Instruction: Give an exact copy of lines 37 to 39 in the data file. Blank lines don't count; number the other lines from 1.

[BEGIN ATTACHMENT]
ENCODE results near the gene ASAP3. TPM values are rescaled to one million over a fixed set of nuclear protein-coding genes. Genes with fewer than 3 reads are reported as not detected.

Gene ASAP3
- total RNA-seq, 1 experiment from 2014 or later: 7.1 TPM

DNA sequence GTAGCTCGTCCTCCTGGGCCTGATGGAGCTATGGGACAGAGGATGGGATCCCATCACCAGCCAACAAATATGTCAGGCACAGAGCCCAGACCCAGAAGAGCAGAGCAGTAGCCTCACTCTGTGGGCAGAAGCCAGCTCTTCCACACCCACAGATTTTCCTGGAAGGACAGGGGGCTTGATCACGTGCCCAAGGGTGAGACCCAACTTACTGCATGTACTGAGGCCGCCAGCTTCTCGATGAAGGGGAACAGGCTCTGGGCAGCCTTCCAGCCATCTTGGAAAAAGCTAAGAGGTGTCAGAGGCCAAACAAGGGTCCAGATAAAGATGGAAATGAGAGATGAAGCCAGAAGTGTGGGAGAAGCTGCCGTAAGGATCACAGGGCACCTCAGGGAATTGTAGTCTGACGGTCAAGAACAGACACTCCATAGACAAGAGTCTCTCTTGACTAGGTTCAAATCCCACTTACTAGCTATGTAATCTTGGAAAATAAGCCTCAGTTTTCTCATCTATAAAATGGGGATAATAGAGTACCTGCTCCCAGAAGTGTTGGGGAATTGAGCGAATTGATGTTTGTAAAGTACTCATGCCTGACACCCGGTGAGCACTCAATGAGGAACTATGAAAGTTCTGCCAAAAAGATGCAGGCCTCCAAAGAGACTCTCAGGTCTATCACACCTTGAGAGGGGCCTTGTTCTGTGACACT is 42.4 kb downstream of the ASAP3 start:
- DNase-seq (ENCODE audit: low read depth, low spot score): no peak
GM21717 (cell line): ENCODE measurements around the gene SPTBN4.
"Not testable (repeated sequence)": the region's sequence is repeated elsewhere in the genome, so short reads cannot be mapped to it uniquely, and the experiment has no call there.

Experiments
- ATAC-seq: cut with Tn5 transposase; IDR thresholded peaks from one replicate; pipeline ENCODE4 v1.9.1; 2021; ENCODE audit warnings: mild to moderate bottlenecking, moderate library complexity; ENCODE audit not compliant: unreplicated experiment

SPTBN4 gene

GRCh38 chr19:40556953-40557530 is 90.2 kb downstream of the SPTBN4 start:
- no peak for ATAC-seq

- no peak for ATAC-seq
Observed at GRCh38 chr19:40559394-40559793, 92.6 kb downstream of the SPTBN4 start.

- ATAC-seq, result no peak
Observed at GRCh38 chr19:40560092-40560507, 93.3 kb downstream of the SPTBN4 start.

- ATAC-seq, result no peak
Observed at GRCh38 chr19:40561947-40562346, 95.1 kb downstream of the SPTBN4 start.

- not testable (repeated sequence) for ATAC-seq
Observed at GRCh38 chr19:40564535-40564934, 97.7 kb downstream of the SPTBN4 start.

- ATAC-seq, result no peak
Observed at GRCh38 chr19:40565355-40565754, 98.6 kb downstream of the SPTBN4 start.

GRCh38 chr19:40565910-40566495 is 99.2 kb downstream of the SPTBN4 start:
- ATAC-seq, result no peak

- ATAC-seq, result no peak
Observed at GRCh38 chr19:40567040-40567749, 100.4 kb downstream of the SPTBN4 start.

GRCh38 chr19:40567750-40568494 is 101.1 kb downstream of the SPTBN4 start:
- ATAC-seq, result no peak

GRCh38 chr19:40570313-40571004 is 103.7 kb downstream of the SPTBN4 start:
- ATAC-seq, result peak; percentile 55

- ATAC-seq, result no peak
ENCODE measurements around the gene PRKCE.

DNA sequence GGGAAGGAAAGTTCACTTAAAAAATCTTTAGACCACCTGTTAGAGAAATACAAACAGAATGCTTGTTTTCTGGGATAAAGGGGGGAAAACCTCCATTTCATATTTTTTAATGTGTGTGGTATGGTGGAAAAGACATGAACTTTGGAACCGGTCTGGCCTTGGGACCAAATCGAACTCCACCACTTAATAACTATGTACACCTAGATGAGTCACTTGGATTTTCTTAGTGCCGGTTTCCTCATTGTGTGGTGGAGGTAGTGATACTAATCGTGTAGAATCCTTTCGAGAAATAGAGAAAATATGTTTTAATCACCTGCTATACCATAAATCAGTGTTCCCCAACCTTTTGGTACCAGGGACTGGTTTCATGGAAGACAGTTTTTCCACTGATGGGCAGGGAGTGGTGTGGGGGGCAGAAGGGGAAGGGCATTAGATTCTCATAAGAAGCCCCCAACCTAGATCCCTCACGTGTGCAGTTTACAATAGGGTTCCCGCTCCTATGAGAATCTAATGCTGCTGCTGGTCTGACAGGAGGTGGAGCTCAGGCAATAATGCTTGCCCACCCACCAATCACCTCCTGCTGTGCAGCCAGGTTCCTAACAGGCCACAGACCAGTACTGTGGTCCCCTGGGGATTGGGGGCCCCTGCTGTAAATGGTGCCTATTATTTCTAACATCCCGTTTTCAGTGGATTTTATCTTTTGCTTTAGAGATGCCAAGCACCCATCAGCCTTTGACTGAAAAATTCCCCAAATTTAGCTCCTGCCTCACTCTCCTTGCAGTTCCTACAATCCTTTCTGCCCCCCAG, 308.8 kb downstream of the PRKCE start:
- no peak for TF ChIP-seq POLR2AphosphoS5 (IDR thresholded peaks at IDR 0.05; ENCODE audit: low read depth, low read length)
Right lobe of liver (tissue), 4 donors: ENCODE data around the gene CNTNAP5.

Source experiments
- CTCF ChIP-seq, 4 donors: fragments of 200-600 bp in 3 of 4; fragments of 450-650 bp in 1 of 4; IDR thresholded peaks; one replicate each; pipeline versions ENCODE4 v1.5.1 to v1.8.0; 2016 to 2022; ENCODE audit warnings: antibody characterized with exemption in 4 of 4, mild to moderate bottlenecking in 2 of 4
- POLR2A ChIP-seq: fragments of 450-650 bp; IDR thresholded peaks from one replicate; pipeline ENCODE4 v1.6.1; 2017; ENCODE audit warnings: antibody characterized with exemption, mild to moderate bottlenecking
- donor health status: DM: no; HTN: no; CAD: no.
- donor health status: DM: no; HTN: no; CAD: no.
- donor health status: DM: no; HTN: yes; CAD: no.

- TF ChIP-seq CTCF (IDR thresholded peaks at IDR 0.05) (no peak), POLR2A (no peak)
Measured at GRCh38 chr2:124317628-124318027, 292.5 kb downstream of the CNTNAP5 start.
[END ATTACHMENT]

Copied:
- CTCF ChIP-seq, 4 donors: fragments of 200-600 bp in 3 of 4; fragments of 450-650 bp in 1 of 4; IDR thresholded peaks; one replicate each; pipeline versions ENCODE4 v1.5.1 to v1.8.0; 2016 to 2022; ENCODE audit warnings: antibody characterized with exemption in 4 of 4, mild to moderate bottlenecking in 2 of 4
- POLR2A ChIP-seq: fragments of 450-650 bp; IDR thresholded peaks from one replicate; pipeline ENCODE4 v1.6.1; 2017; ENCODE audit warnings: antibody characterized with exemption, mild to moderate bottlenecking
- donor health status: DM: no; HTN: no; CAD: no.